FIG. 1 shows a case of charging the battery pack 1 comprising the rechargeable battery and the portable telephone 10 having the battery pack mounted thereon, by using the charging apparatus 20 that has a charge adapter 30, to be described later, which has insertion slots for inserting the battery packs therein for charging, and an AC adapter 40 that is connected to an electrical outlet 50 of 100 VAC thereby to transform commercial alternate current power into direct current and supply the charge voltage.

As shown in FIG. 2, the battery pack 1 has a rechargeable battery cell 60 that supplies current to the electronic apparatus connected thereto or is supplied with current from another power source and is charged, and a charge/discharge control section 70 that controls charge and discharge of the battery cell 60.

The charge/discharge control section 70 of FIG. 2 has a voltage sensing circuit 71 for sensing the output voltage of at least the AC adapter 40, a protection circuit 72 for sensing the voltage across terminals of the battery cell 60, and a control circuit 73 for controlling the charging operation.

The voltage sensing circuit 71 senses the charge voltage of the AC adapter 40 to control ON/OFF operation of a transistor 78, to be described later. In the voltage sensing circuit 71 of the battery pack 1 shown as the embodiment of the present invention, the threshold at which charging is started is set to, for example, 4.4V. The voltage sensing circuit 71 has such a sensing voltage so that the charging operation is started when the output voltage of the AC adapter 40 exceeds 4.4V.

The protection circuit 72 senses the voltage between the terminals of the battery cell 60 and sends a signal indicating the sensed voltage to the control circuit 73. When the voltage between the terminals of the battery cell 60 reaches 4.3V, for example, the protection circuit 72 notifies the control circuit 73.

The control circuit 73 carries out a control operation for charging the battery cell 60. Specifically, the control circuit 73 carries out such control operations as switching of the charging state between preliminary charging, constant current charging, constant voltage charging, turning on light emitting diodes (LED) 80, 81, and the like.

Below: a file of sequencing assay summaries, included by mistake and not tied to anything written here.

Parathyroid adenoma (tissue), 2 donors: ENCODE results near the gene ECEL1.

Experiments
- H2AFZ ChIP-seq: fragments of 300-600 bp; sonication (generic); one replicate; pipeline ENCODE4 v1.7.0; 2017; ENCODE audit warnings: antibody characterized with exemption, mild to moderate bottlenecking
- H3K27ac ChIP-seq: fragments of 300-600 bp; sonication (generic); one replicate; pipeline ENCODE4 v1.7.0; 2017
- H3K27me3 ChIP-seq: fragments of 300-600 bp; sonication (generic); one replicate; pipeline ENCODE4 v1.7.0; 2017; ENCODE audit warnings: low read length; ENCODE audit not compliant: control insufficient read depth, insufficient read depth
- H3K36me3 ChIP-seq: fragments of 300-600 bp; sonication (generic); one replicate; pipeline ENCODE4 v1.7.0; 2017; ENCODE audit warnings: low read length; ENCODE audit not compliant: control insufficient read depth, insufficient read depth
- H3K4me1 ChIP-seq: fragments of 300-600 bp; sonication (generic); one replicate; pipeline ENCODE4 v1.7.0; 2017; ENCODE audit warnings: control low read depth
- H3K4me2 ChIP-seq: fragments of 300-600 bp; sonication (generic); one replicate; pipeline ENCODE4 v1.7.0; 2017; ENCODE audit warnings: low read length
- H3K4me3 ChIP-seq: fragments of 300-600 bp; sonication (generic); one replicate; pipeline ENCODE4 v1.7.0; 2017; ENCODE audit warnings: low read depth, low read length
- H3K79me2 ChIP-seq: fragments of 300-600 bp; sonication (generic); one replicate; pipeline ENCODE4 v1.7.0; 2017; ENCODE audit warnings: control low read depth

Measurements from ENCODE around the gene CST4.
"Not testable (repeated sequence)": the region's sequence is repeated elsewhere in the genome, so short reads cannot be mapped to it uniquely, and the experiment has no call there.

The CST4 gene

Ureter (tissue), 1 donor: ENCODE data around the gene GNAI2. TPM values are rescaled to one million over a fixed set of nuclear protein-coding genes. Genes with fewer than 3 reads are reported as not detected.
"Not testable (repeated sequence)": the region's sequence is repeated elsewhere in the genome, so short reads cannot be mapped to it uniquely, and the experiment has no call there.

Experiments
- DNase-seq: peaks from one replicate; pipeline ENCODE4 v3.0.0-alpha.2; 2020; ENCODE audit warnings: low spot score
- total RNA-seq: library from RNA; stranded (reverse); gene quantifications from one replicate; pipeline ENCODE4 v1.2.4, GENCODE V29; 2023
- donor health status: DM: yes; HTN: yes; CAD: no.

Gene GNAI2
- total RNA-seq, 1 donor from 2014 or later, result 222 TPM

As shown in FIG. 2, current sensing resistors R74 and R75 are resistors for sensing and controlling the charge current. The current sensing resistor R74 has a resistance of 0.47 ohms, for example, and the current sensing resistor R75 has a resistance of 0.15 ohms . The current sensing resistors R74 and R75 are switched by the switching operation of transistors 76 and 77 to be described later that are controlled by the control circuit 73. This controls the amount of charge current.

The transistors 76, 77, and 78 are switching semiconductor devices. The transistors 76 and 77 are controlled to turn on or off by the control circuit 73, thereby to select the current sensing resistors R74, R75 for sensing and controlling the charge current, and switch the circuit. The transistor 78 is controlled to turn on or off according to the output voltage of the AC adapter 40 that is sensed by the current sensing circuit 71.

The control circuit 73 is controlled to turn on or off by the switching operation of the transistor 78 that is controlled by the voltage sensing circuit 71. The capacitor 79 is an external capacitor device of an oscillation circuit that outputs pulses of a predetermined frequency, thereby setting a timing between the start of charging and standby for charging. An oscillation circuit described above starts to oscillate when the output voltage of the AC adapter 40 exceeds the sensing voltage 4.4V of the voltage sensing circuit 71. The capacitor 79 also functions as a charge timer to determine the duration of the preliminary charging period and the duration of the constant voltage charging period after sensing the state of full charging. By a switching of the transistor 78 by a control signal from the voltage detection circuit 71, the capacitor 79 is charged when the voltage at charging terminal 90 is over 4.4V. The capacitor 79 is discharged according to the time constant of the capacitor 79 in the circuit when the voltage at the charging terminal 90 is less than 4.2V.